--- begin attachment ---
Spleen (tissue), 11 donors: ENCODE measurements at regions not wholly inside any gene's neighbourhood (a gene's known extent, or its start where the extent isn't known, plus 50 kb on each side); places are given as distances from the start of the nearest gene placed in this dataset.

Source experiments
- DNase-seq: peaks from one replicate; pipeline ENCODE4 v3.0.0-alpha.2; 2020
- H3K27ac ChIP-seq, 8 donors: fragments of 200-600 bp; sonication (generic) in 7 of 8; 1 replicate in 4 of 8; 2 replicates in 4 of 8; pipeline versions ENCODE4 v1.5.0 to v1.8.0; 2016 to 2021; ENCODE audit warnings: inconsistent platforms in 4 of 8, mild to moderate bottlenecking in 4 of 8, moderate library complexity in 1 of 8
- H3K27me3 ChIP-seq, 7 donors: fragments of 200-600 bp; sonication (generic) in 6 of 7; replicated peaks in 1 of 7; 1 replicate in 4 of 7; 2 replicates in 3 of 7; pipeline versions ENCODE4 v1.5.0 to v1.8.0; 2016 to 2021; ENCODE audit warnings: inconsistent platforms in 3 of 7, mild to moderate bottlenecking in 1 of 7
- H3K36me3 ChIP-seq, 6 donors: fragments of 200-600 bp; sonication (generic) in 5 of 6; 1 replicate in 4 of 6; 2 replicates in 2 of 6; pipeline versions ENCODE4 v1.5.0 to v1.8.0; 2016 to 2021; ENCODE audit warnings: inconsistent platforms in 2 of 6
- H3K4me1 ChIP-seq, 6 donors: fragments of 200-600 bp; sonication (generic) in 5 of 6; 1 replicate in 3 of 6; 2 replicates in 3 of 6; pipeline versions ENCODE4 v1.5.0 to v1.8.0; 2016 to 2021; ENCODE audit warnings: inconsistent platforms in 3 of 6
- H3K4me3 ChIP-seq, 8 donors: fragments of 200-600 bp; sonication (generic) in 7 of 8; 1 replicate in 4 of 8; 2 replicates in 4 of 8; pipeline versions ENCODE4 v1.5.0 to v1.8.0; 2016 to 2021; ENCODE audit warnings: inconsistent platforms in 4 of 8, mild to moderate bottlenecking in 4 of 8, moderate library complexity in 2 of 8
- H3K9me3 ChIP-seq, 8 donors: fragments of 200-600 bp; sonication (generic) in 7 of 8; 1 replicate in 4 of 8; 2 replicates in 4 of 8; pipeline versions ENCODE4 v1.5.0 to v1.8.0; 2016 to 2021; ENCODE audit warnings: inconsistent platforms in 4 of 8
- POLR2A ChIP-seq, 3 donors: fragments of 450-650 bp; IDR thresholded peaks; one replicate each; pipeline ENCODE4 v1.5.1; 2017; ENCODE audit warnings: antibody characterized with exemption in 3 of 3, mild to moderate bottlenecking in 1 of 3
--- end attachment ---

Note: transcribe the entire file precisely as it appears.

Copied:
Spleen (tissue), 11 donors: ENCODE measurements at regions not wholly inside any gene's neighbourhood (a gene's known extent, or its start where the extent isn't known, plus 50 kb on each side); places are given as distances from the start of the nearest gene placed in this dataset.

Source experiments
- DNase-seq: peaks from one replicate; pipeline ENCODE4 v3.0.0-alpha.2; 2020
- H3K27ac ChIP-seq, 8 donors: fragments of 200-600 bp; sonication (generic) in 7 of 8; 1 replicate in 4 of 8; 2 replicates in 4 of 8; pipeline versions ENCODE4 v1.5.0 to v1.8.0; 2016 to 2021; ENCODE audit warnings: inconsistent platforms in 4 of 8, mild to moderate bottlenecking in 4 of 8, moderate library complexity in 1 of 8
- H3K27me3 ChIP-seq, 7 donors: fragments of 200-600 bp; sonication (generic) in 6 of 7; replicated peaks in 1 of 7; 1 replicate in 4 of 7; 2 replicates in 3 of 7; pipeline versions ENCODE4 v1.5.0 to v1.8.0; 2016 to 2021; ENCODE audit warnings: inconsistent platforms in 3 of 7, mild to moderate bottlenecking in 1 of 7
- H3K36me3 ChIP-seq, 6 donors: fragments of 200-600 bp; sonication (generic) in 5 of 6; 1 replicate in 4 of 6; 2 replicates in 2 of 6; pipeline versions ENCODE4 v1.5.0 to v1.8.0; 2016 to 2021; ENCODE audit warnings: inconsistent platforms in 2 of 6
- H3K4me1 ChIP-seq, 6 donors: fragments of 200-600 bp; sonication (generic) in 5 of 6; 1 replicate in 3 of 6; 2 replicates in 3 of 6; pipeline versions ENCODE4 v1.5.0 to v1.8.0; 2016 to 2021; ENCODE audit warnings: inconsistent platforms in 3 of 6
- H3K4me3 ChIP-seq, 8 donors: fragments of 200-600 bp; sonication (generic) in 7 of 8; 1 replicate in 4 of 8; 2 replicates in 4 of 8; pipeline versions ENCODE4 v1.5.0 to v1.8.0; 2016 to 2021; ENCODE audit warnings: inconsistent platforms in 4 of 8, mild to moderate bottlenecking in 4 of 8, moderate library complexity in 2 of 8
- H3K9me3 ChIP-seq, 8 donors: fragments of 200-600 bp; sonication (generic) in 7 of 8; 1 replicate in 4 of 8; 2 replicates in 4 of 8; pipeline versions ENCODE4 v1.5.0 to v1.8.0; 2016 to 2021; ENCODE audit warnings: inconsistent platforms in 4 of 8
- POLR2A ChIP-seq, 3 donors: fragments of 450-650 bp; IDR thresholded peaks; one replicate each; pipeline ENCODE4 v1.5.1; 2017; ENCODE audit warnings: antibody characterized with exemption in 3 of 3, mild to moderate bottlenecking in 1 of 3